and now live in Canada or
elsewhere.
In talking with reporters,
Presidential press secretary
Jerald terHorst said the Presi-
dent's plans are for a "civilian,
public board" although one
member could be a government
representative. He said he did
not think the military would
have a member on the review
board.
TerHorst said that there would
be one national board consist-
ing of from three to seven mem-
bers and that Ford is now
considering possible appointees.

Doily Photo by STEVE KAGAN
THE PERSUASIONS, live on stage, look out on a crowd of 3,500-4,000 late yesterday afternoon at the exiled Ann Arbor Blues and
Jazz Festival in Windsor, Ontario.

Ann Arbor

Blues, Jazz

Fes:
By STEPHEN HERSH
Special To The Daily
WINDSOR, Canada - "Lad'
and gentlemen," shouted 1
announcer, "Here is the m
who will make you feel go
if you feel bad, and who u
make you feel better if you
ready feel good. Welcome t
godfather of soul. Mr. Jan
Brown."

Good

but

far, away

Most of the audience at the
"Ann Arbor Blues and Jazz
Festival in Exile" held here
last night seem to have been
feeling good already as they
cheered him wildly into his
syncopated soul set. The entire
evening was in the same vein,
with hardly a hitch that could
be felt by the audience.
THE MUSIC began as the

Gregory praises.
youth moralty
By PAUL TERWILLIGER"
Dick Gregory, renowned author and public speaker, empha-
sized the value of the moral force of today's youth in dealing
with social problems during a two hour speech in Trueblood
Theatre yesterday.
Sticking loosely to the theme of human responsibility during
social crises, Gregory dealt with a wide variety of problems
from a deepening world food crisis to racism and oppression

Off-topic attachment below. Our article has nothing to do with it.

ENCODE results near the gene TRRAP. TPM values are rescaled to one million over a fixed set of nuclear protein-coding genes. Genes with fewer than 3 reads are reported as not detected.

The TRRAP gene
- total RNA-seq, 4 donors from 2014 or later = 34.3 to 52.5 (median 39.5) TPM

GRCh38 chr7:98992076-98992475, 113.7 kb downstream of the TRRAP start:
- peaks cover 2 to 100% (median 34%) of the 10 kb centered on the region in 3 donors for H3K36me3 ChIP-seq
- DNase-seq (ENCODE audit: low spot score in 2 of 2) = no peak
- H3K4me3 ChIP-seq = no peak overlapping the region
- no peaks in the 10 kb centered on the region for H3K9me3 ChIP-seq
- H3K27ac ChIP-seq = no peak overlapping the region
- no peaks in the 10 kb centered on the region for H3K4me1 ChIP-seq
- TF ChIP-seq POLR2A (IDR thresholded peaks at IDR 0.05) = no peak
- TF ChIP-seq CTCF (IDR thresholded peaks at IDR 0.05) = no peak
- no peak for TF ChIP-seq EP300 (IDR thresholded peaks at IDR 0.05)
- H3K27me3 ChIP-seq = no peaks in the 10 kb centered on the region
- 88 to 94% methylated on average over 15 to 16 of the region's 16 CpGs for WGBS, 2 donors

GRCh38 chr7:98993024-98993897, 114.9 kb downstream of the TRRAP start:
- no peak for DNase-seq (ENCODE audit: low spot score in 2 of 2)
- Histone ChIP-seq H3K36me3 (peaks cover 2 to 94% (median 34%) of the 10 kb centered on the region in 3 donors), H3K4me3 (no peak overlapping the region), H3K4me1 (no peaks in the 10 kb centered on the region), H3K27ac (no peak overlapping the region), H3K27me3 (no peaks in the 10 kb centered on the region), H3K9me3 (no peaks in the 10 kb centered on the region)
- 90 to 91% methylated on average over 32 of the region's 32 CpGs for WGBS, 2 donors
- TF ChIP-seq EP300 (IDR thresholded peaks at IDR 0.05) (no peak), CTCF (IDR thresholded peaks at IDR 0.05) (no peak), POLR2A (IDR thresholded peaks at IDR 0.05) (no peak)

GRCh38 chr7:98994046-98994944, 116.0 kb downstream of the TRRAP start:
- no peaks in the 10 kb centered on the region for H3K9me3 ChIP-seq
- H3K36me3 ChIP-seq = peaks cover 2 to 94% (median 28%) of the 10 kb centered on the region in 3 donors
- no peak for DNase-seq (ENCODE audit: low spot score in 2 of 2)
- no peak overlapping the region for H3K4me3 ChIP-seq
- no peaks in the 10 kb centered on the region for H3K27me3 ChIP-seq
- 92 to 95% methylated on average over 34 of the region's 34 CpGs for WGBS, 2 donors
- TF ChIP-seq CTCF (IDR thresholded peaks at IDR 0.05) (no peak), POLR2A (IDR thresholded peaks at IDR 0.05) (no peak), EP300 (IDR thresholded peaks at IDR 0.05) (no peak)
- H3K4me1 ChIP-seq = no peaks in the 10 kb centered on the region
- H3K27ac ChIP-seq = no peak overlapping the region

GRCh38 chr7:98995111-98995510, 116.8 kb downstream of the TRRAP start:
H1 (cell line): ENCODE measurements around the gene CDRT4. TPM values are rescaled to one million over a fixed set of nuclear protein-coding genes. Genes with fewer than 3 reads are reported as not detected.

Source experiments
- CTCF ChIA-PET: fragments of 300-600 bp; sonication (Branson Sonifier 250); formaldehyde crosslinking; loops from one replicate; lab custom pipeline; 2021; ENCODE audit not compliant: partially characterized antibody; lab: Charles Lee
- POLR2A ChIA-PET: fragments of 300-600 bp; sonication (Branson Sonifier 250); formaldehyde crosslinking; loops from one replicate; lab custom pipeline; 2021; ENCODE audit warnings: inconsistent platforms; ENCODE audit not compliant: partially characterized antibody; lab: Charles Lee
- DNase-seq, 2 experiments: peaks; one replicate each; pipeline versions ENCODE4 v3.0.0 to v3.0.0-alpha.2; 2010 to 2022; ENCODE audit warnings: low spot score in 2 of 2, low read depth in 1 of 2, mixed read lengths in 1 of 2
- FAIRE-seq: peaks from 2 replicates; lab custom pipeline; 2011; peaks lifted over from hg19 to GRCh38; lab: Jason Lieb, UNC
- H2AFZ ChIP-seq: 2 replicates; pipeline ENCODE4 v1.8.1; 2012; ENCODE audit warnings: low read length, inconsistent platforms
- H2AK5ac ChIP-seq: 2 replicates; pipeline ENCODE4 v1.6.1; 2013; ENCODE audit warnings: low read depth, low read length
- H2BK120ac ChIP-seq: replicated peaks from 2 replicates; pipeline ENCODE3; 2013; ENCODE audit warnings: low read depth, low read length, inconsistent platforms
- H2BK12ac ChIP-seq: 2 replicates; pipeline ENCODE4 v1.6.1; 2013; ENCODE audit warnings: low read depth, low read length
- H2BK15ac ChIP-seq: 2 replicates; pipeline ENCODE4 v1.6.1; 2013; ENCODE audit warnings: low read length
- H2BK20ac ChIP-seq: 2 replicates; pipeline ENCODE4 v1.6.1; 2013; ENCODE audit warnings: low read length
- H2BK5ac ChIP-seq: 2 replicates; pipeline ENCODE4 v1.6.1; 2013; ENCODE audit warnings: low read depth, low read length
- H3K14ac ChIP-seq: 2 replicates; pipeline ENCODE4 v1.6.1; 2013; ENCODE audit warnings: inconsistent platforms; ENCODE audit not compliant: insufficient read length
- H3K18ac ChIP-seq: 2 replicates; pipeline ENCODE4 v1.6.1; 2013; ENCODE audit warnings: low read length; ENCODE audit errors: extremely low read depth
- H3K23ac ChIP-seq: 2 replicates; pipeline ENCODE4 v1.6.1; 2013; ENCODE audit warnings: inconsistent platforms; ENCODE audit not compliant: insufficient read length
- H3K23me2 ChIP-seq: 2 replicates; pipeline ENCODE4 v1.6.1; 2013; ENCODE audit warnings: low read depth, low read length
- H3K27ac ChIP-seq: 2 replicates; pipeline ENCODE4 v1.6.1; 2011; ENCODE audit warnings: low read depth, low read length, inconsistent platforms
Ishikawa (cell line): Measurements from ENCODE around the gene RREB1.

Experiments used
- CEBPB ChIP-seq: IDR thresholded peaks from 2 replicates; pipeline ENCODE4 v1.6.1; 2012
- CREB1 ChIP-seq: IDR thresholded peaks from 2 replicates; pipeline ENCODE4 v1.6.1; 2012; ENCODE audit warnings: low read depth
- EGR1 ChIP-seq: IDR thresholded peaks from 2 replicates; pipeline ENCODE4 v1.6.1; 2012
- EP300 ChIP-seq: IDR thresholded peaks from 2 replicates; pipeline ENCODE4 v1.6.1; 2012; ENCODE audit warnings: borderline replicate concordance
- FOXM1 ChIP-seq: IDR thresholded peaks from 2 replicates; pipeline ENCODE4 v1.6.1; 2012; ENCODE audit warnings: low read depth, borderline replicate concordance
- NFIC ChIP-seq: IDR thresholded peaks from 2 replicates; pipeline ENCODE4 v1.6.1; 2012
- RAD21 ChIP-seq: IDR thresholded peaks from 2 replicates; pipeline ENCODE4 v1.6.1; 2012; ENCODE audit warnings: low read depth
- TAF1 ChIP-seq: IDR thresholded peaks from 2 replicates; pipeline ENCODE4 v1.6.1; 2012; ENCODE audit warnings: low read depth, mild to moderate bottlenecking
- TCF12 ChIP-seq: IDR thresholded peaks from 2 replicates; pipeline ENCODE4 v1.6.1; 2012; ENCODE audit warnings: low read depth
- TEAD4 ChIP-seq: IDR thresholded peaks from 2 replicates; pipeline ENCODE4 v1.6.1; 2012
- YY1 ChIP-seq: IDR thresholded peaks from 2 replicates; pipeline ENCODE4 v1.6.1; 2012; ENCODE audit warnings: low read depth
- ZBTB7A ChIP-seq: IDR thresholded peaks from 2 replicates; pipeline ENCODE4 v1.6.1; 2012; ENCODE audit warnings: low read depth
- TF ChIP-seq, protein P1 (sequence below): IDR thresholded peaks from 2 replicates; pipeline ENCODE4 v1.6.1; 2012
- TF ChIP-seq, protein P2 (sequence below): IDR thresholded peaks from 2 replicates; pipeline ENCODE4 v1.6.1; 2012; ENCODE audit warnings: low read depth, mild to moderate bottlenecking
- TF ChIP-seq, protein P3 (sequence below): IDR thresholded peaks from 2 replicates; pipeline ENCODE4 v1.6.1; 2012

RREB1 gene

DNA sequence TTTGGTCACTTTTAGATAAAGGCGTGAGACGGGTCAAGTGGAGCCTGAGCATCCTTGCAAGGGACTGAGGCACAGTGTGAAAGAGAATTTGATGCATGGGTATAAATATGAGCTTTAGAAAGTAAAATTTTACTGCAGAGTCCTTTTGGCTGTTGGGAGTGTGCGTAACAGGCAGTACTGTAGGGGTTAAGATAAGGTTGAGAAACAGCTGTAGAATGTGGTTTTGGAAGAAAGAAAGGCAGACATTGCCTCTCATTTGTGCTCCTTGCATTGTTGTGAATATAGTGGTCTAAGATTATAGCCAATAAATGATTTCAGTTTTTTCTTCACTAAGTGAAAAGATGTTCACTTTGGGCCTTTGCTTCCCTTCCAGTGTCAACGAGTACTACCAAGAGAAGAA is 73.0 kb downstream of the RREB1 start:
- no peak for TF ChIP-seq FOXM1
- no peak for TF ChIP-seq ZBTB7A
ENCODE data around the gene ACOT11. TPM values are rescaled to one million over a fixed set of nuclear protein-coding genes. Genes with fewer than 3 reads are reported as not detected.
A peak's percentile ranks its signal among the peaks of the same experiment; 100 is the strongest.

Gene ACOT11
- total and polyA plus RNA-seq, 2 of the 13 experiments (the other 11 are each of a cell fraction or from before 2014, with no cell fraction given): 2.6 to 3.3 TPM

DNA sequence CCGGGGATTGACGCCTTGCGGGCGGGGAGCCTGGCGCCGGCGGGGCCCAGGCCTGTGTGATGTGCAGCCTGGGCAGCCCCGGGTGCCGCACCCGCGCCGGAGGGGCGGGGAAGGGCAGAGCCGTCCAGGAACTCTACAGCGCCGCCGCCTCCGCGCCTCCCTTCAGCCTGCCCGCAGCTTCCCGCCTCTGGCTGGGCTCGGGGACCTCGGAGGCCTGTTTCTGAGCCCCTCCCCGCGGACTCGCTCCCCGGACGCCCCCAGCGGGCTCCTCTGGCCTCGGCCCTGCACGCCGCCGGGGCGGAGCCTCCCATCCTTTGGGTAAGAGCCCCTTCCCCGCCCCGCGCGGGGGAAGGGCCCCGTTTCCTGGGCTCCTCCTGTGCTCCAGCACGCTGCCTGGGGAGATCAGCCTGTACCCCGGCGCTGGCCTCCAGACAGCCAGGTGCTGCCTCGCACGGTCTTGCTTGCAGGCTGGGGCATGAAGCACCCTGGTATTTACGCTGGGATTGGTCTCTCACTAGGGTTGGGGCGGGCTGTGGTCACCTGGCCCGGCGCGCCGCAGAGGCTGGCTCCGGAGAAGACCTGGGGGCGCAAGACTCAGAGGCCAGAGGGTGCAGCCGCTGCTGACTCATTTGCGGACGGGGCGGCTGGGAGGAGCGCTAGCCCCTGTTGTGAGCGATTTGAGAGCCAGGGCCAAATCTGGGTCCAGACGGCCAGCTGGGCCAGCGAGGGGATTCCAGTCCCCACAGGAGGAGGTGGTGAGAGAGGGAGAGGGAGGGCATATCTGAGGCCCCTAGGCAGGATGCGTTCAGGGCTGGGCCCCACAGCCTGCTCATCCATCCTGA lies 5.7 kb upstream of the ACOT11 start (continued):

in the U.S.
AT FIRST, setting a mood of unity against the irony and
corruption in high places, Gregory, once a night club comic,
joked about the economy and Nixon's current situation.
Gregory told about his childhood in the depression, where
Holloween was the best time of the year because only then
could he wear his only clothes and still be dressed for the
occasion.
He commented on the current food prices, saying that if
the price of onions went up much further, it would become a
status symbol to have it on your breath. The audience of Pilot
program students roared with appreication.
AS HE CAME on stage, one hand clenched into a fist, the
other in a "V" sign, Gregory yelled, "Can all you in the cheap

sun started to set over St. Clair
Colleges' Griffin H o Il o w, a
semi-circular g r a s s covered
crater large enough to hold
12,000 people. From the center
of the hollow, nothing can be
seen but the grassy slopes, a
few pink billowly clouds in a
blue sky and the brightly lit
stage.
Early in the evening, the
audience was small, only about
4,000 people, but as the stars
began to appear, it doubled in
size-abquiet, orderly crowd.
Rainbow Multi-Media Presi-
dent Pete Andrews claimed that
the necessity of crossing the
Canadian-U.S. border resulted
in a diminished turnout.
"IT WAS a hassle getting
here," one festival goer admit-
ted, "but I wanted to come, I'm
here, and it's worth it."
The festival was scheduled
for Windsor when Ann Arbor's
city council rejected a motion
allowing the festival to be held
in its traditional Otis Spahn field
at Huron High.
The sticky spot for most fes-
tival goers seemed to be the
border. Canadian custom offi-
cials maintained they were not
searching any more thoroughly
than usual. "That would be
discrimination," o n e official
said.
But Andrews told The Dily
that many people were being
turned away from Canada, a
blow to Rainbow Multi-Media's
already shaky financial situa-
tion. "We're gonna lose, we are
for sure going to lose money,"

(the audience) even liked Sun-
Ra. But it's too bad there
aren't more people."
But the people there didn't
seem to mind the small crowd,
and thoroughly e n j o y e d the
music. All except for John Sin-
clair, creative director of the
festival, who was refused en-
trance to Canada because of
his narcotics conviction.
Jobless
total
edges
upward,
WASHINGTON R) - T h e
nation's unemployment r a t e
edged up to 5.4 per cent of the
work force in August with both
young and older men bearing
the brunt of the added jobless-
ness, the government reported
yesterday.
Unemployment, after hovering
between 5 and 5.2 per cent
throughout most of the year, has
risen by one-tenth of a per cent
in each of the past two months.
"Although neither the July
nor August change in unemploy-
ment was statistically signifi-
cant, the change over the two